Simply put, panic disorder is when you suffer from panic attacks. But, what is a panic attack? Let's start with what it is not. It is not what happens when you are late for work and can't find your keys. That is stress. So everybody, please stop saying that you had a panic attack, unless you actually did!
So a panic attack, is, officially, from the National Institute of Mental Health, this:
If you are having a panic attack, most likely your heart will pound and you may feel sweaty, weak, faint, or dizzy. Your hands may tingle or feel numb, and you might feel flushed or chilled. You may have nausea, chest pain or smothering sensations, a sense of unreality, or fear of impending doom or loss of control. You may genuinely believe you're having a heart attack or losing your mind, or on the verge of death.
It's a pretty good description of what happens. My personal symptoms are the dizziness, flushing, pounding heart, rapid and difficult breathing, and the believe that I am going to stop breathing and die. It's not fun.
Panic Disorder can lead to Agoraphobia. Agoraphobia is NOT the fear of crowded spaces (though it can involved that). Another quote from NIMH:
Some people's lives become so restricted that they avoid normal, everyday activities such as grocery shopping or driving. In some cases they become housebound. Or, they may be able to confront a feared situation only if accompanied by a spouse or other trusted person.
Basically, these people avoid any situation in which they would feel helpless if a panic attack were to occur. When people's lives become so restricted, as happens in about one-third of people with panic disorder, the condition is called agoraphobia.
This is another pretty good description. I am definitely agoraphobic. The best way to describe my agoraphobia is that I don't like to be in situations that I can't exit from. So, it's not taking the bus that I mind, so much as that once I'm on the bus, I can't change my mind and take a cab. I don't drive, so that is not an option or an issue. There are certain situations that are especially difficult for me: walking alone, waiting in lines or for buses/subways (the longer I wait the more agitated I get, grocery shopping, getting places I have never been before, and noisy and crowded restaurants. Strangely enough, I am not shy. I enjoy meeting new people and doing new things--as long as I can go home whenever I want.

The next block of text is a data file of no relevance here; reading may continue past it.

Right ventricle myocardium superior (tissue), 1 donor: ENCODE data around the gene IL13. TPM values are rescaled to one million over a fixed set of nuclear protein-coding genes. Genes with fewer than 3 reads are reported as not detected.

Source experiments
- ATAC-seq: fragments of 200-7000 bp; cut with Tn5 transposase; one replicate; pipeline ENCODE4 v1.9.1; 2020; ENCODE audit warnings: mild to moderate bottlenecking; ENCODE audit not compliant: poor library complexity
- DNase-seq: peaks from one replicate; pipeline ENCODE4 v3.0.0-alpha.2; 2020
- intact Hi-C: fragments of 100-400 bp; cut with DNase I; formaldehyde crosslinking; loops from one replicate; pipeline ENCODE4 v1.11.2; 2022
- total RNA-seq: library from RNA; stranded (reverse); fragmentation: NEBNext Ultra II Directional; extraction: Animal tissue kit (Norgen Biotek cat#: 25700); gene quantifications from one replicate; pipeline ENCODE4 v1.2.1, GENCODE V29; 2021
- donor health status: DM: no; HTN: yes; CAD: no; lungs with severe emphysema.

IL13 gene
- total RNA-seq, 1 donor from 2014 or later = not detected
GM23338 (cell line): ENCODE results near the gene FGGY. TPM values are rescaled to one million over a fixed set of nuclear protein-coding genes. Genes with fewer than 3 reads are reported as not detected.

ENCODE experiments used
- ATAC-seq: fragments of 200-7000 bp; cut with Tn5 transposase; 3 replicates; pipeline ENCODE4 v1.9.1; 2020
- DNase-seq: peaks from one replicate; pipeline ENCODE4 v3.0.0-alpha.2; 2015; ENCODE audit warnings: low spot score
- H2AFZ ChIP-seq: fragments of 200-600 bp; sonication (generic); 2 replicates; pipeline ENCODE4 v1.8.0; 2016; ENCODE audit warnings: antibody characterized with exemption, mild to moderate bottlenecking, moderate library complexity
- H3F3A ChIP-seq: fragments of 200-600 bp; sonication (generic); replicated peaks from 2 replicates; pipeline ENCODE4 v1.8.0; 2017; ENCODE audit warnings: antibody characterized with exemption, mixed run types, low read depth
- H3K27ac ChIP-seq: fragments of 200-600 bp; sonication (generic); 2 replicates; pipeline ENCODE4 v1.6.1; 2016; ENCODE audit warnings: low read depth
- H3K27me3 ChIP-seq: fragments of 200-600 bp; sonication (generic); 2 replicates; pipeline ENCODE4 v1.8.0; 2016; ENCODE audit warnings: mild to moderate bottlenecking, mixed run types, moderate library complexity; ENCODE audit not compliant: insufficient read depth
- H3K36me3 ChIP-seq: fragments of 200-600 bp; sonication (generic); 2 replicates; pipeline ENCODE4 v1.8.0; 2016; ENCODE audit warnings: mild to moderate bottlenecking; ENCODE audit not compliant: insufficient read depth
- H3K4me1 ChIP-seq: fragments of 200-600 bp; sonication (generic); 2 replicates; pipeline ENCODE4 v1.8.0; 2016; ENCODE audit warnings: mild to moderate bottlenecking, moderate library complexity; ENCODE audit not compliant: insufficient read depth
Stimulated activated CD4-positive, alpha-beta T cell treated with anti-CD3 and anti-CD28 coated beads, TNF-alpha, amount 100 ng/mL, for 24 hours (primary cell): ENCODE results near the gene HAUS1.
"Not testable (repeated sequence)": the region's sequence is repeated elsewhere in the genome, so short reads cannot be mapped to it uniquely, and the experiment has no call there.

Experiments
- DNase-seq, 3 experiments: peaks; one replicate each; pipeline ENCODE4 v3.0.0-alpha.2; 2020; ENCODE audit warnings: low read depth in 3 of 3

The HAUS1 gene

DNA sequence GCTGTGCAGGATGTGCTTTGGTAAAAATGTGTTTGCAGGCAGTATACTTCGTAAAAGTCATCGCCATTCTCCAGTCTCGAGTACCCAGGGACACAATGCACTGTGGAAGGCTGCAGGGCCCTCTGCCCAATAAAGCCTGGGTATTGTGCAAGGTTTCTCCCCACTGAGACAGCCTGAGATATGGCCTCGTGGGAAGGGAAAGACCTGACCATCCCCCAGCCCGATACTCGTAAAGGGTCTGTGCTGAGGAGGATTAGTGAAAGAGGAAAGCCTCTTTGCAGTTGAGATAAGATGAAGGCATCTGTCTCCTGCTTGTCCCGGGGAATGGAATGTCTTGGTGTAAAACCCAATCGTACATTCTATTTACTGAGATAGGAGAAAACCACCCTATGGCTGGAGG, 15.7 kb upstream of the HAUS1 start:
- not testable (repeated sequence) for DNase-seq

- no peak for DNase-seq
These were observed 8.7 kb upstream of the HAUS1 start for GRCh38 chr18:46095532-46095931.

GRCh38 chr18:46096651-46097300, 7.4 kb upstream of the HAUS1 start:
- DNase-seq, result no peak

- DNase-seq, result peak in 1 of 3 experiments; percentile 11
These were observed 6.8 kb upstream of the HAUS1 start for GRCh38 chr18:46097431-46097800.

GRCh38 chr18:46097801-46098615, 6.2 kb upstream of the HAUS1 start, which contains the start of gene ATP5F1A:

I spend alot of time hiding my problems from most people. I am afraid that people won't understand. It is a real problem, but, because it is not a physical problem, it is seen as a "made-up" problem, or something that is weakness, laziness, or shyness; a problem that you should just "get over." It is a real problem, with physical and emotional/mental components inverted upon each other.
But, the problem is, I am ashamed, and I do think that if I were stronger, or more motivated, I would just get over it.
A Change of Topic
When I started this blog, I imagined a seires of witty, pithy postings, redolent of my humor and style. I think I delivered that. But, I felt like I was acting a part, and thus was not able to keep it up. So, in the interest of full disclosure, the focus of this blog may be changing, and address the problems I have. I will still be making the witty (at least to me) postings, but I will also be testing the theory that "Blogging is cheaper than therapy." Okay, so that is a proven. I guess my test will be, "is it as effective?"
So, are you ready for the reveal? I suffer from three problems, all interrelated. They are:
- Panic Disorder
The Hypochondria is self-dagnosed, but quite obvious to me. The Panic Disorder and Agoraphobia, however, have been diagnosed by the medical community, and are not made up conditions.
So, now that I've come out, I can attack my blog with renewed vigor.